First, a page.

|REVIEWER:||Scott Van Aken|
On the 21st May 1942, Henschel and Porsche at a meeting in Germany were asked to submit designs for a 45 ton heavy tank capable of mounting the high velocity 88 mm KwK L/56 gun which was derived from the German 88 mm flak gun. Both the Henschel and Porsche tanks were to be fitted with the same turret supplied by Krupp. The Porsche company worked on updating the VK3001P medium tank, Porsche's medium tank prototype, and adapted parts used on it for the new tank.
The new Porsche tank, designated the VK4501(P) was to be powered by twin air cooled gasoline Porsche Type 101/1 engines which were mounted to the rear of the tank. The twin engines would then drive two generators, one either side of the tank, which would then power two motors which would drive the tracks. But the engine along with its drive system were very prone to break down and needed almost constant maintenance to keep the tank running. This, and the tank being less maneuverable than its competitor, was the reason why Henschel's prototype, the Tiger I, was adopted for production instead.
The VK4501(P) chassis was later chosen to be the basis of a new heavy tank destroyer which would eventually be called the Ferdinand and mount the new 88 mm Pak 43/2.
Only one tank went into service at the Battle of Kursk as a command tank over the Ferdinand (Elefant) unit, and served in Panzerjäger Abteilung 653.
Judging from the sprues shot, quite a few bits of this kit comes from other kits, which is pretty much the standard operating procedure for the industry. It also may be just a coincidence, but this kit does not seem to have as many teeny parts in it as I'm used to seeing in German armor kits. For sure, the DS tracks help to significantly reduce the parts count down to a mere (for Dragon) 250 parts, so those who may be less than thrilled about a zillion bits in a kit can take heart.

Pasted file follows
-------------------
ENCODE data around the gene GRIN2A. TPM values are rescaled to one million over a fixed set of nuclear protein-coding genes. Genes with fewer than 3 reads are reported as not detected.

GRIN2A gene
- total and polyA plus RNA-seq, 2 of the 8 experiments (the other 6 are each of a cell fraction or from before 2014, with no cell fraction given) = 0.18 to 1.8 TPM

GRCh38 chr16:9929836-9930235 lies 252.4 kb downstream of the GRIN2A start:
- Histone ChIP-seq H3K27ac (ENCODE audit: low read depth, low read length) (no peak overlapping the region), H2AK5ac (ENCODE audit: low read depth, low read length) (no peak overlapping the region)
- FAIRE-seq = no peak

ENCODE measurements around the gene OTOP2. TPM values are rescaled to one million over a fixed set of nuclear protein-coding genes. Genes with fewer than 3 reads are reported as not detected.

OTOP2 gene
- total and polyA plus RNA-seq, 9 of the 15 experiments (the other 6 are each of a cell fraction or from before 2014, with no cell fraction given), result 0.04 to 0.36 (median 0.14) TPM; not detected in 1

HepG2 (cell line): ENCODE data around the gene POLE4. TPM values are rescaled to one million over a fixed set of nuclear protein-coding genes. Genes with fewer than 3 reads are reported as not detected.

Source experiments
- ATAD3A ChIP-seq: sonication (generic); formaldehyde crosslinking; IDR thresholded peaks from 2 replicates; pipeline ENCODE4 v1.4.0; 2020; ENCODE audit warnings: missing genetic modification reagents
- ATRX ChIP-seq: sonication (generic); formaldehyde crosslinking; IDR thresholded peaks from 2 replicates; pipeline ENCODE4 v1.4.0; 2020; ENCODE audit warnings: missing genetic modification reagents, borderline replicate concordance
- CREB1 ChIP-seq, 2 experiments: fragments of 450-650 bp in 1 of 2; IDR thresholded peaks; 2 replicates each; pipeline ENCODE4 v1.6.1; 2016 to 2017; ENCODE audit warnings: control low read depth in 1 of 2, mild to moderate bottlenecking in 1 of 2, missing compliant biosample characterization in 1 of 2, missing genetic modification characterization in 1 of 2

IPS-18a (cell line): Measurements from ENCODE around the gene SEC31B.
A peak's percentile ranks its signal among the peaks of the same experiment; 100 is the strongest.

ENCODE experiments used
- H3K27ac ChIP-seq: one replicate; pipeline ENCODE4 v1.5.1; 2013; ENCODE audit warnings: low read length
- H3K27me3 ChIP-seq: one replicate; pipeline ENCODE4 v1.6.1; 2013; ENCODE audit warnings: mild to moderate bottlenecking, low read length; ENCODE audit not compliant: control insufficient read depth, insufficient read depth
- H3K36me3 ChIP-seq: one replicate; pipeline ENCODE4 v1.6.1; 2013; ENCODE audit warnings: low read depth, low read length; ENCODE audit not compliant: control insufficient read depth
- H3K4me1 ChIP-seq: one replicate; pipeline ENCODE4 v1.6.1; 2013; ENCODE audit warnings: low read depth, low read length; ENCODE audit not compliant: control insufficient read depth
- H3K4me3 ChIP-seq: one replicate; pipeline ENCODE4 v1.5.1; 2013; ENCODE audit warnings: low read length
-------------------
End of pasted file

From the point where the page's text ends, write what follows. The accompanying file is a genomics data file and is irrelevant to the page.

There is a full lower hull with nicely done suspension bits and the usual bevy of road wheels, though nothing as complex as the interleafed wheels on a Panther, for instance. One also needs to remove a few details and open up a few holes in the process.
Perhaps it is the Zimmerit, but there does not seem to be a ton of additional bits on the hull. A full set of pioneer tools are included and the building of the engine vents will take a bit of time. Speaking of vents, much of the photo etch set is dedicated to these items. In fact, you also get a preformed frame over which the rear vents are to be wrapped.
Though there is no interior, you get a nicely done bow machine gun and the main gun is also quite complete with full breech detailing. There is also detailing on the inside of each of the hatches. More photo etch is used on the brace for the bustle at the back of the turret and you'll note that the front of the gun mantlet has a sheet of etched Zimmerit to place on there.
There are markings for the lone tank used operationally as shown on the box art. The camo for this is panzer yellow with squiggles of green and brown. The small decal sheet includes markings for this vehicle.
In all, it makes for a very nice kit and if you are one who needs to have a full collection of German armor or just want something a tad different, then this one is for you.
Thanks to www.dragonmodelsusa.com
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